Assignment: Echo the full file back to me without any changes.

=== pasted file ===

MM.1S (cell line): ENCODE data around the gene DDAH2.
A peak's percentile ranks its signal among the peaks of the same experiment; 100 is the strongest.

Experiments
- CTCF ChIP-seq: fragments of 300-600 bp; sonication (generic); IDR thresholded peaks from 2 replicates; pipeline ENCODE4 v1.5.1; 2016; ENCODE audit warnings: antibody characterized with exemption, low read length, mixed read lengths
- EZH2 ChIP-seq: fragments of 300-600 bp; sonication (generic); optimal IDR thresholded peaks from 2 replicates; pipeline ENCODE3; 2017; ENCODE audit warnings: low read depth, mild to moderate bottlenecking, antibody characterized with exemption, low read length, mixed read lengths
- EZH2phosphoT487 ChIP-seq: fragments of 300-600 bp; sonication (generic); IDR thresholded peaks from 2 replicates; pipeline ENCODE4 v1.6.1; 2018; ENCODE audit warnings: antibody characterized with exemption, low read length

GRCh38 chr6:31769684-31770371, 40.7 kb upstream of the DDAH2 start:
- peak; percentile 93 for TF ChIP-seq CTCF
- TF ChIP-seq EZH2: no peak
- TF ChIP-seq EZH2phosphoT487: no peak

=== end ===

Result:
MM.1S (cell line): ENCODE data around the gene DDAH2.
A peak's percentile ranks its signal among the peaks of the same experiment; 100 is the strongest.

Experiments
- CTCF ChIP-seq: fragments of 300-600 bp; sonication (generic); IDR thresholded peaks from 2 replicates; pipeline ENCODE4 v1.5.1; 2016; ENCODE audit warnings: antibody characterized with exemption, low read length, mixed read lengths
- EZH2 ChIP-seq: fragments of 300-600 bp; sonication (generic); optimal IDR thresholded peaks from 2 replicates; pipeline ENCODE3; 2017; ENCODE audit warnings: low read depth, mild to moderate bottlenecking, antibody characterized with exemption, low read length, mixed read lengths
- EZH2phosphoT487 ChIP-seq: fragments of 300-600 bp; sonication (generic); IDR thresholded peaks from 2 replicates; pipeline ENCODE4 v1.6.1; 2018; ENCODE audit warnings: antibody characterized with exemption, low read length

GRCh38 chr6:31769684-31770371, 40.7 kb upstream of the DDAH2 start:
- peak; percentile 93 for TF ChIP-seq CTCF
- TF ChIP-seq EZH2: no peak
- TF ChIP-seq EZH2phosphoT487: no peak